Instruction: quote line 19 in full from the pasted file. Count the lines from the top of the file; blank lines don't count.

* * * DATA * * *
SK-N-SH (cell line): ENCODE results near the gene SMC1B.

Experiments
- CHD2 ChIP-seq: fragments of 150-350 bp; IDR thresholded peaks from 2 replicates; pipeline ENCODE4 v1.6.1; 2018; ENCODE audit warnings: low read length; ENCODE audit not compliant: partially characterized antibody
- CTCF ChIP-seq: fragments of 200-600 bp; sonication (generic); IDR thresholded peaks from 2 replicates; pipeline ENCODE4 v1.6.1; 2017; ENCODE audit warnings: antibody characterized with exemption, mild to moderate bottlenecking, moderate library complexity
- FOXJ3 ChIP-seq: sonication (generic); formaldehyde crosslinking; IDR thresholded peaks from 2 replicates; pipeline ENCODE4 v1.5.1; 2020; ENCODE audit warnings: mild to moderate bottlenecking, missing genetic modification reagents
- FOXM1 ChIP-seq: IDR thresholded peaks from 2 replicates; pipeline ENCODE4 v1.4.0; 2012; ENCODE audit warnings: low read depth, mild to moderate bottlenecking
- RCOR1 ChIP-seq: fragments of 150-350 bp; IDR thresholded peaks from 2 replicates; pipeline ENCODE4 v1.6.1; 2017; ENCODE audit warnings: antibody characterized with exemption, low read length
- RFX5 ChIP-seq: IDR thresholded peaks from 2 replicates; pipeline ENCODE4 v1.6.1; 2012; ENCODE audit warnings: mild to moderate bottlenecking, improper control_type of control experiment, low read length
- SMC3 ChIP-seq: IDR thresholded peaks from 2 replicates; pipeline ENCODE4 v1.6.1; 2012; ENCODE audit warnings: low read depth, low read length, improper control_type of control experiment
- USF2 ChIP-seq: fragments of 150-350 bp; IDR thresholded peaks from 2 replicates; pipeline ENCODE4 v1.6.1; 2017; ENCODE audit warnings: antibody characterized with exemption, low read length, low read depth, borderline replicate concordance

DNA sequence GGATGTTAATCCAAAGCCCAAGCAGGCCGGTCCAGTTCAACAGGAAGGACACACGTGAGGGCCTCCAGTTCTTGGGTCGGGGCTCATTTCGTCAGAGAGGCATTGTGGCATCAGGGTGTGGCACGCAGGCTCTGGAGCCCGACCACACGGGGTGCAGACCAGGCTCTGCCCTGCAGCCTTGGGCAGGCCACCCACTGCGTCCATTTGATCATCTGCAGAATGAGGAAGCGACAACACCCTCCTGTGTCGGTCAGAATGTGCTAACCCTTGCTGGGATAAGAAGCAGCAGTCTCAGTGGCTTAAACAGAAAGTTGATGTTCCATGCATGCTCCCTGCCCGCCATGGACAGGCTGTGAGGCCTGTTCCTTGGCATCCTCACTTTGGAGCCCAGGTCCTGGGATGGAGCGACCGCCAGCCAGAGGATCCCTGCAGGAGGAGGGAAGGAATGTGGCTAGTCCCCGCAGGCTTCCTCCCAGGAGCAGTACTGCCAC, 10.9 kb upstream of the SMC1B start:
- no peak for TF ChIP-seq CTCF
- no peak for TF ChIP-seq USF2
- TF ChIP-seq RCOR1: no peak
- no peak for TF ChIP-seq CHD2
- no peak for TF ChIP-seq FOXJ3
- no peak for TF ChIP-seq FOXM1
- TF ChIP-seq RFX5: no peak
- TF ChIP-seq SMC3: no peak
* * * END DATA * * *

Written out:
- TF ChIP-seq SMC3: no peak